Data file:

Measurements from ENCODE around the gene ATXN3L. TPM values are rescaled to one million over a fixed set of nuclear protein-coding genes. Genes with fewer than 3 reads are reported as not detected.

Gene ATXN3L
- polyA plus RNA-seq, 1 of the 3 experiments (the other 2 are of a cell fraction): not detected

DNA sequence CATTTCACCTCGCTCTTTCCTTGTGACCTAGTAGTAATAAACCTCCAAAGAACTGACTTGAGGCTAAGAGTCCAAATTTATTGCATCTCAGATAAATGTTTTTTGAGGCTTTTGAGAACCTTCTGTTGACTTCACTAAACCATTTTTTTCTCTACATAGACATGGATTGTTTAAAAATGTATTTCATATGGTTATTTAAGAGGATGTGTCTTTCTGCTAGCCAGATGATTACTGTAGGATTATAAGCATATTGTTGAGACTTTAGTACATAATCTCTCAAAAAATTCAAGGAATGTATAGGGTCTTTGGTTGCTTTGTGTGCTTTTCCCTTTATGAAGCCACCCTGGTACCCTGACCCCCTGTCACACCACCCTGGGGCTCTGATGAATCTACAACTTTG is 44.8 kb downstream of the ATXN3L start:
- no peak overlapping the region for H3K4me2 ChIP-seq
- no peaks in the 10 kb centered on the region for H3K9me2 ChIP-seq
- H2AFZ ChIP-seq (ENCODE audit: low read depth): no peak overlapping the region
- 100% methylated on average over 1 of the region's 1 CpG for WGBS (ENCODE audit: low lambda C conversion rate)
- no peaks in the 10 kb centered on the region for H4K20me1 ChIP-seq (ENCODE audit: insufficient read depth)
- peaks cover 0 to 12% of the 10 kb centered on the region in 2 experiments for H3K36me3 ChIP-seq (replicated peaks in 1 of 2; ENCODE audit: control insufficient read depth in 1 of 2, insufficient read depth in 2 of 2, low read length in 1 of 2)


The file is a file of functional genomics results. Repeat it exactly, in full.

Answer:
Measurements from ENCODE around the gene ATXN3L. TPM values are rescaled to one million over a fixed set of nuclear protein-coding genes. Genes with fewer than 3 reads are reported as not detected.

Gene ATXN3L
- polyA plus RNA-seq, 1 of the 3 experiments (the other 2 are of a cell fraction): not detected

DNA sequence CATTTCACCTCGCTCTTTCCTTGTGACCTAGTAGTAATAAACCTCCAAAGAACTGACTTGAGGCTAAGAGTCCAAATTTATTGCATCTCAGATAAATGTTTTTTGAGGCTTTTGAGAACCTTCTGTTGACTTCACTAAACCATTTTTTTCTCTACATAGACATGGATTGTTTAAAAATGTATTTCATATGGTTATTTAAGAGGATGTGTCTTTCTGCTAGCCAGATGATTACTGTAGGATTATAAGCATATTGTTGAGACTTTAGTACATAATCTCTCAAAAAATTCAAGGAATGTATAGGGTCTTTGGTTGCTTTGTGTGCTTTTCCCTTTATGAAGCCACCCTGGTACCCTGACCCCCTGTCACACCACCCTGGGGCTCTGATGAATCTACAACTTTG is 44.8 kb downstream of the ATXN3L start:
- no peak overlapping the region for H3K4me2 ChIP-seq
- no peaks in the 10 kb centered on the region for H3K9me2 ChIP-seq
- H2AFZ ChIP-seq (ENCODE audit: low read depth): no peak overlapping the region
- 100% methylated on average over 1 of the region's 1 CpG for WGBS (ENCODE audit: low lambda C conversion rate)
- no peaks in the 10 kb centered on the region for H4K20me1 ChIP-seq (ENCODE audit: insufficient read depth)
- peaks cover 0 to 12% of the 10 kb centered on the region in 2 experiments for H3K36me3 ChIP-seq (replicated peaks in 1 of 2; ENCODE audit: control insufficient read depth in 1 of 2, insufficient read depth in 2 of 2, low read length in 1 of 2)